Institute for Labor Studies ILS (ILS) banner logo
Philippine Standard Time

Media Resources

Manila – The Institute of Labor Studies (ILS) participated in the webinar hosted by the Philippine Institute for Development Studies (PIDS) titled “Addressing the Needs of Senior Citizens in the Philippines,” last July 23 via the Cisco Webex platform.

The webinar featured the PIDS discussion paper titled “Silver Linings for the Elderly in the Philippines: Policies and Programs for Senior Citizens,” authored by Celia M. Reyes, Arkin A. Arboneda, and Ronina D. Asis. The study examined the situation of Senior Citizens in the Philippines, and the country’s policies and programs for Senior Citizens (SC).

The study also identified gaps in the SC’s access to social protection programs, particularly in 2017 where only 5.7 million SCs or only 7 in every 10 senior citizens are covered in at least 1 public income support program (SSS, GSIS, Social Pension), and that only 3 out of 10 SCs is covered by Philhealth. Although majority of PhilHealth members in the lowest income deciles enjoy free health insurance coverage (non-paying members), greater effort is still needed to realize the universal coverage stipulated in the Universal Health Care Act.

The research revealed that the PH elderly need access to health services. As of end-2019, 3.8 million SCs are Social Pension beneficiaries, representing 40% of all seniors. With a poverty incidence of 13%, only about a third of the poor SCs receive social pension based on 2017 Annual Poverty Indicators Survey (APIS) data. Also, while all seniors are supposed to be Philhealth members, not all are aware of it, and with limited benefits, there is still considerable out of pocket expenses for hospitals and outpatient services.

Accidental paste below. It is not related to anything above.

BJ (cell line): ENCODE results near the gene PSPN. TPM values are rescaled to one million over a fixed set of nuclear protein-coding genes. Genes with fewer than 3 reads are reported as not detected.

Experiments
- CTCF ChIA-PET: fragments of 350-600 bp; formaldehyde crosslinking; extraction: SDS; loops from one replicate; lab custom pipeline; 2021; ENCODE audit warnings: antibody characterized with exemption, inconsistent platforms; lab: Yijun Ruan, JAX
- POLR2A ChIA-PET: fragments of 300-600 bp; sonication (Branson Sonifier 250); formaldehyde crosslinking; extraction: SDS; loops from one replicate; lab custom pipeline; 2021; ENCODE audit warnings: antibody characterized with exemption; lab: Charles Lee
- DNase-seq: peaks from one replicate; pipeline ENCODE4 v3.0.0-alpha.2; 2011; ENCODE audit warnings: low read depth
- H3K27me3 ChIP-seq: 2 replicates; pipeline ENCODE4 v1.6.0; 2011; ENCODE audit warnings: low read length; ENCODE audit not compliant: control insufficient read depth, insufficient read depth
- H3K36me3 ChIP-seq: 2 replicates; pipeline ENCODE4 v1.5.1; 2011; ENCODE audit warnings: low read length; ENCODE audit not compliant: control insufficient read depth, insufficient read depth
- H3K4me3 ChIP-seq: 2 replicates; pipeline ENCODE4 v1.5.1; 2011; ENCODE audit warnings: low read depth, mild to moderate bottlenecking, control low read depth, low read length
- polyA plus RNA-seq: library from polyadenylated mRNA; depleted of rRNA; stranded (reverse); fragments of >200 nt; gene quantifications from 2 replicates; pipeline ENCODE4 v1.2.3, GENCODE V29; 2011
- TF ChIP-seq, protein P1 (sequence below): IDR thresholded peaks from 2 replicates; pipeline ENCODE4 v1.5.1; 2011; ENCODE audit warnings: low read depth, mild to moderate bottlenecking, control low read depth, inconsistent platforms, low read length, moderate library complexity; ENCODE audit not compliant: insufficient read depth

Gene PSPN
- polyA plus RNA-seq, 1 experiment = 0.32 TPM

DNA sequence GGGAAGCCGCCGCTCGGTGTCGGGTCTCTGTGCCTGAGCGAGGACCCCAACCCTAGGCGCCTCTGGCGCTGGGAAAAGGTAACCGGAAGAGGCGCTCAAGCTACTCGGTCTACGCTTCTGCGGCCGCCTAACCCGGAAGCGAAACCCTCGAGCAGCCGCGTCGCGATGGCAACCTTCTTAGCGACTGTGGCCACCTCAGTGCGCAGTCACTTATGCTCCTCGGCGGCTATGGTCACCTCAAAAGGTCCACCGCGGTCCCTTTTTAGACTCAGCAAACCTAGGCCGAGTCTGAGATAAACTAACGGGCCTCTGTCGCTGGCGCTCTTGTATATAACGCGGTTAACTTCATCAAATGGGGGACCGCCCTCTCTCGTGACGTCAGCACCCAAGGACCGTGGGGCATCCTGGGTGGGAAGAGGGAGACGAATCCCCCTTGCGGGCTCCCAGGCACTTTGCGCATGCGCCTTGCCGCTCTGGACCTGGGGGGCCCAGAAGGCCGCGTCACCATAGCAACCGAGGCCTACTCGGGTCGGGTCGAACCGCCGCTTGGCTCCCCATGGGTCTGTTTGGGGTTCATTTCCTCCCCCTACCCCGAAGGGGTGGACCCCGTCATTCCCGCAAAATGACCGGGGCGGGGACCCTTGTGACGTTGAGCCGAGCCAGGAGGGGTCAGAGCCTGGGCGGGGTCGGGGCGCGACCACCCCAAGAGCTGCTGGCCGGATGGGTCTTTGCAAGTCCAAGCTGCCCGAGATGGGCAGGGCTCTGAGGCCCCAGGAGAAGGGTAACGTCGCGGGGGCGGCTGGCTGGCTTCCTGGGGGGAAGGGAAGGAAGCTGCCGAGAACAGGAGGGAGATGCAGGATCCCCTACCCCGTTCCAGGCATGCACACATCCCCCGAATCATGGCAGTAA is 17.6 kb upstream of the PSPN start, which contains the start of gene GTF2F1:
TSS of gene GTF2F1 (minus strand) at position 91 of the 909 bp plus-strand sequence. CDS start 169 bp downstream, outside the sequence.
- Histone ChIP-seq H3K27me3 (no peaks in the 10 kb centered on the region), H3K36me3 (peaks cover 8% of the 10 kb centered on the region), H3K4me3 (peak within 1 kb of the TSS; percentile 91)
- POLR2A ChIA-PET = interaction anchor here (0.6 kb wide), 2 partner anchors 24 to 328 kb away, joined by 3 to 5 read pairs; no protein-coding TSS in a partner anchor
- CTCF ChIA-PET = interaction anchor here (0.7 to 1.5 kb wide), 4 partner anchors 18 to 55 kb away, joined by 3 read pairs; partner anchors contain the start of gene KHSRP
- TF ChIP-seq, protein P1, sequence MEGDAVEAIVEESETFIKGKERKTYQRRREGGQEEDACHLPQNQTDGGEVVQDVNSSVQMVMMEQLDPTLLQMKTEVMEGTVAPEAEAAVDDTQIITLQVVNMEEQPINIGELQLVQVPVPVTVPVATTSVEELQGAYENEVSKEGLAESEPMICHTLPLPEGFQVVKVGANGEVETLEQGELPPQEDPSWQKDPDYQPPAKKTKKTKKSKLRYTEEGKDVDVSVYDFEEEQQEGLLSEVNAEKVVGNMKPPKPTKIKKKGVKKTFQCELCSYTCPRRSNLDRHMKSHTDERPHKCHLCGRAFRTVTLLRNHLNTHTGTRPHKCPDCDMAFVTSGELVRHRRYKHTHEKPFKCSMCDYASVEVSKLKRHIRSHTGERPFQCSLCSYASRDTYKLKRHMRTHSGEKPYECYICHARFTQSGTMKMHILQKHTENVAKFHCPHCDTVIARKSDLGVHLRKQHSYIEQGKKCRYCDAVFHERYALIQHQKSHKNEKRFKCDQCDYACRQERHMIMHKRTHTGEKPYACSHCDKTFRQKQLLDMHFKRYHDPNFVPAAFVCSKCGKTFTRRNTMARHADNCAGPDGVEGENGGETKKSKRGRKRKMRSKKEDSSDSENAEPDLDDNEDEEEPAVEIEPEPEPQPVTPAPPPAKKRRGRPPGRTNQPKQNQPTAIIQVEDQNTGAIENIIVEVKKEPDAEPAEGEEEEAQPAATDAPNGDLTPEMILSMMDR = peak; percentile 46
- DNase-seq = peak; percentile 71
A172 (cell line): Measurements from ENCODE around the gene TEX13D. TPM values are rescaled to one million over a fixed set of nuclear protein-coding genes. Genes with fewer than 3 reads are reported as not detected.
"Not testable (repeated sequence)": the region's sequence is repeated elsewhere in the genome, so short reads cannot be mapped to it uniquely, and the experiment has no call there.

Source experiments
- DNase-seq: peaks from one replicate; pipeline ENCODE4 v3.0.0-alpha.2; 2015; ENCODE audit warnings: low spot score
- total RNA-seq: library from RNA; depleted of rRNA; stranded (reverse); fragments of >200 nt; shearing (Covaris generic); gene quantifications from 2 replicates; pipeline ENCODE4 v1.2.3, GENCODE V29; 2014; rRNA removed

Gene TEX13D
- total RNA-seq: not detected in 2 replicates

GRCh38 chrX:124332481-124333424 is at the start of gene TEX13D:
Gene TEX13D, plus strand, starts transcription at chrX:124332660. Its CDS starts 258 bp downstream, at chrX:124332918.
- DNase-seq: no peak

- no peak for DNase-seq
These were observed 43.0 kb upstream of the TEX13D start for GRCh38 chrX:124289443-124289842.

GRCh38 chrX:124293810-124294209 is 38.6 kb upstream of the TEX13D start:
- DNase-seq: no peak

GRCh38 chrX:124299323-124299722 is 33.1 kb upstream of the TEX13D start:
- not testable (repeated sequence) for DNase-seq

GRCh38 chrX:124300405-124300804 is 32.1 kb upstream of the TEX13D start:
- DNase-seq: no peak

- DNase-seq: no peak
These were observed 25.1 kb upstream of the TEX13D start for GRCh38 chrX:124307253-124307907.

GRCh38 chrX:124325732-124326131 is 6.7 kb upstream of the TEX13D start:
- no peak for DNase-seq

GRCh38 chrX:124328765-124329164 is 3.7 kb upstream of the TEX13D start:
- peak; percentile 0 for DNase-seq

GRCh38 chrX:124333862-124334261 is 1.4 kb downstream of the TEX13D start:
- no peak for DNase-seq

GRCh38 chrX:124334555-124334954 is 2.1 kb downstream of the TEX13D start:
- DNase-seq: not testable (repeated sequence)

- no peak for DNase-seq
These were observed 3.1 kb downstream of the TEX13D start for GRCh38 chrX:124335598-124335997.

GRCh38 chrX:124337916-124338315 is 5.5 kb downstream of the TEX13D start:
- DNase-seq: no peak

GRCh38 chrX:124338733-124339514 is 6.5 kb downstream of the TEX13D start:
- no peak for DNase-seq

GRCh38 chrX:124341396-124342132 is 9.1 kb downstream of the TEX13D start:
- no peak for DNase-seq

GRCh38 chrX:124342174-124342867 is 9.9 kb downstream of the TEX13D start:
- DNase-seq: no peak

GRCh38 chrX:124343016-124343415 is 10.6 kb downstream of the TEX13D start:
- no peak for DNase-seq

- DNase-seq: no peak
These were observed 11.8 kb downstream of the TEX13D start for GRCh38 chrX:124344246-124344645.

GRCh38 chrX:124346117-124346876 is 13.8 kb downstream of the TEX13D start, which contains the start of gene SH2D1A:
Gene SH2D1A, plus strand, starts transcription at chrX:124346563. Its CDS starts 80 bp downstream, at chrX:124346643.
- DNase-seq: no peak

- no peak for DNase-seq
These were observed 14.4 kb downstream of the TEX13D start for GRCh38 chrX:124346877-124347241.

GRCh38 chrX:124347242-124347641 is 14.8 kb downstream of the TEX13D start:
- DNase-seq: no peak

As part of the recommendations, the study suggested the need for promoting the participation of women in social security systems since contributory pension programs of the government are only accessible for those previously employed, and being employed is seen to improve women’s access to social protection programs when they reach the age of 60. She also promoted the improvement in the targeting system for social pension for indigent senior citizens by establishing a comprehensive database of SCs. More importantly, the study suggested the increase of monthly stipend for indigent SCs as the current amount of 500 pesos is not adequate to sustain the daily needs of indigent senior citizens, particularly if given only every six months. The study also recommended for the government to revisit the amount and the frequency of payouts of the social pension program.